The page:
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Workers with lowest wages also cheated most, study shows
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A comprehensive new study of low wage workers shows that most of them are not even being paid the meager wages they??ve agreed to work for, thanks to cheating employers. In addition most are not covered by workers compensation insurance or are pressured not to report serious injuries to seek workers compensation benefits. More than 4,000 workers in New York, Los Angeles and Chicago were interviewed revealing shocking details of exploitation and pressure by employers to give up legally provided rights.

--26% of workers interviewed were paid less than the minimum wage. Sixty percent of them were paid more than a dollar less than the minimum wage. Even among tipped workers, 30% were not paid the lower minimum wage mandated for tipped employees.

--25% worked more than 40 hours the previous week. Those working overtime averaged more than 51 hours in the week. Of those who worked overtime, 76% were not paid in accordance with overtime laws.

--The average worker in the study was cheated out of $51 the week prior to being interviewed, a 15% cut on their average $339 weekly earnings.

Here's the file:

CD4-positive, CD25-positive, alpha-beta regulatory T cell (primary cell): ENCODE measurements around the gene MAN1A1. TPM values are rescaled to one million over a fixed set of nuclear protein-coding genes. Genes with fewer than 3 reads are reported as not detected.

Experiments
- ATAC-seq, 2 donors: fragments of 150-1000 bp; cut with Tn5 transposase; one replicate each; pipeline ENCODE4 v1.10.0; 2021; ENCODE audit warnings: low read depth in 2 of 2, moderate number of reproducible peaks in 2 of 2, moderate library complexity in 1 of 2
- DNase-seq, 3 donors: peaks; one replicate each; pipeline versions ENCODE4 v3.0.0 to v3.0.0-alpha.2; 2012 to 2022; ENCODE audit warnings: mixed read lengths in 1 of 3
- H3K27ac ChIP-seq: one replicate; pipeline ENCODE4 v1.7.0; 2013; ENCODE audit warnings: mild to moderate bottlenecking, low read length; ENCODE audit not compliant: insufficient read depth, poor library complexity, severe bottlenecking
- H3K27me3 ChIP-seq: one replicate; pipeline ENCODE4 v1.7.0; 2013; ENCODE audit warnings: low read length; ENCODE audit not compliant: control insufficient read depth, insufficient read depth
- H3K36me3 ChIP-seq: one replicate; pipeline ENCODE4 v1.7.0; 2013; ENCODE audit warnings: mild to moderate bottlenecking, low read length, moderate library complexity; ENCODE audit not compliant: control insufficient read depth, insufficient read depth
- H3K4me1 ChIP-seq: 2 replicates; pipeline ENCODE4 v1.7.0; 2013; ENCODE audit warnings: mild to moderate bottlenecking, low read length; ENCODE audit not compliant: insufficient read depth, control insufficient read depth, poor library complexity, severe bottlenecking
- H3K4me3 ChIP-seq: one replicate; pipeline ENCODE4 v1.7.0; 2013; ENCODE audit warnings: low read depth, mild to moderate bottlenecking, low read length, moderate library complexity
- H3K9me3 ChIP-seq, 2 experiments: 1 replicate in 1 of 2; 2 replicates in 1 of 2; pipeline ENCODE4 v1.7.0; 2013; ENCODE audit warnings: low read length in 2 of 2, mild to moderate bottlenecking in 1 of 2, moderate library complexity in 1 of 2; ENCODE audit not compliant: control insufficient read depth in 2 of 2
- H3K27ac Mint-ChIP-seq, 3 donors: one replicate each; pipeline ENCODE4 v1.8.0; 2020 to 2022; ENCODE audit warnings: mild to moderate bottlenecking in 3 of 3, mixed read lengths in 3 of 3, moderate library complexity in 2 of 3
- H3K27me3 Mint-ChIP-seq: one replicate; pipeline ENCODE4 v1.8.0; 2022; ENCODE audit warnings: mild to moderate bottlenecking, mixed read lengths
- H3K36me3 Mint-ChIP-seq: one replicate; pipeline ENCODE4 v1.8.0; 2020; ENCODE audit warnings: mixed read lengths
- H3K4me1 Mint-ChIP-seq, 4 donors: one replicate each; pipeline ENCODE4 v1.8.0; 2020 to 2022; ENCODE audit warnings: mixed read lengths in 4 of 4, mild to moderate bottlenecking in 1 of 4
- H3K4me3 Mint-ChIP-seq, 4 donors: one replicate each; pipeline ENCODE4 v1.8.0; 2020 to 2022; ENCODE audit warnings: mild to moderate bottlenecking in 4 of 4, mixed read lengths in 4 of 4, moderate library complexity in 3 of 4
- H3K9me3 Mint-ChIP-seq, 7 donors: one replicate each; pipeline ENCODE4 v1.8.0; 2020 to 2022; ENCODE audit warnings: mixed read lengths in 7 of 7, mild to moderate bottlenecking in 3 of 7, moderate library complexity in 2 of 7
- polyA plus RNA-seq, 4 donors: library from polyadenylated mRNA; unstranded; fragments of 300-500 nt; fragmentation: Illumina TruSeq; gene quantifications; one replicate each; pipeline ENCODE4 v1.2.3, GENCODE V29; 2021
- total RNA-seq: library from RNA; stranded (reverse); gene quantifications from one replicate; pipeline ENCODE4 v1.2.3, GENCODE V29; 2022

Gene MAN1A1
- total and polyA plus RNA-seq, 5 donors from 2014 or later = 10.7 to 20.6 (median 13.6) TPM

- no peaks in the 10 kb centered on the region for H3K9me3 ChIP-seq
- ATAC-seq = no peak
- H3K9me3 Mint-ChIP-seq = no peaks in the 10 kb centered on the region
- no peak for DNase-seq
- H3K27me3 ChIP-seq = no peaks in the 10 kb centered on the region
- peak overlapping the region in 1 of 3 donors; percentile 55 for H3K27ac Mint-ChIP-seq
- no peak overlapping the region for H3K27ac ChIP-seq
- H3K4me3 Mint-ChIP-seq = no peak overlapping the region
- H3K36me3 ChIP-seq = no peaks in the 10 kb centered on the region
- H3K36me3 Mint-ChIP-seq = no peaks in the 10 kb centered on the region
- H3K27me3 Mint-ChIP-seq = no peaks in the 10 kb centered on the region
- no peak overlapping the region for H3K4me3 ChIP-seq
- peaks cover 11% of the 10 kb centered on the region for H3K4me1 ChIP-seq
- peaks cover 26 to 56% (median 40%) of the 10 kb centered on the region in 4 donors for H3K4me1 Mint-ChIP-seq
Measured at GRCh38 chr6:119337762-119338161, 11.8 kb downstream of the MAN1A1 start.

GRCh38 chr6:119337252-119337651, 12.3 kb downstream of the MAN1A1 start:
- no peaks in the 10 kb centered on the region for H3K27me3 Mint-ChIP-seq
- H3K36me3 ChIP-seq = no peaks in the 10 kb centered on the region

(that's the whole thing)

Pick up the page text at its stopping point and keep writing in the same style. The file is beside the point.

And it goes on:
--Of the interviewed workers who experienced a serious injury on the job, only 8% sought workers compensation claims. Among those who did, 50% were illegally pressured by employers to abandon the claim, were fired, or reported to immigration authorities.

--Only 39% of workers interviewed were illegal immigrants. The rest were either legal immigrants or native born Americans.

One of the reasons the cheating is so widespread appears to be fear of employees to speak up. The study reports that ??when workers complained about their working conditions or tried to organize a union, employers often responded by retaliating against them. Just as important, many workers never made complaints in the first place, often because they feared retaliation by their employer.??

The conclusion wasn??t just based on anecdotal research. Twenty percent of workers complained about wages or working conditions and almost half were met with illegal employer retaliation, such as firing, suspension or threats.

The study was completed by the University of California, Los Angeles, and the City University of New York and is available online from the National Employment Law Project.

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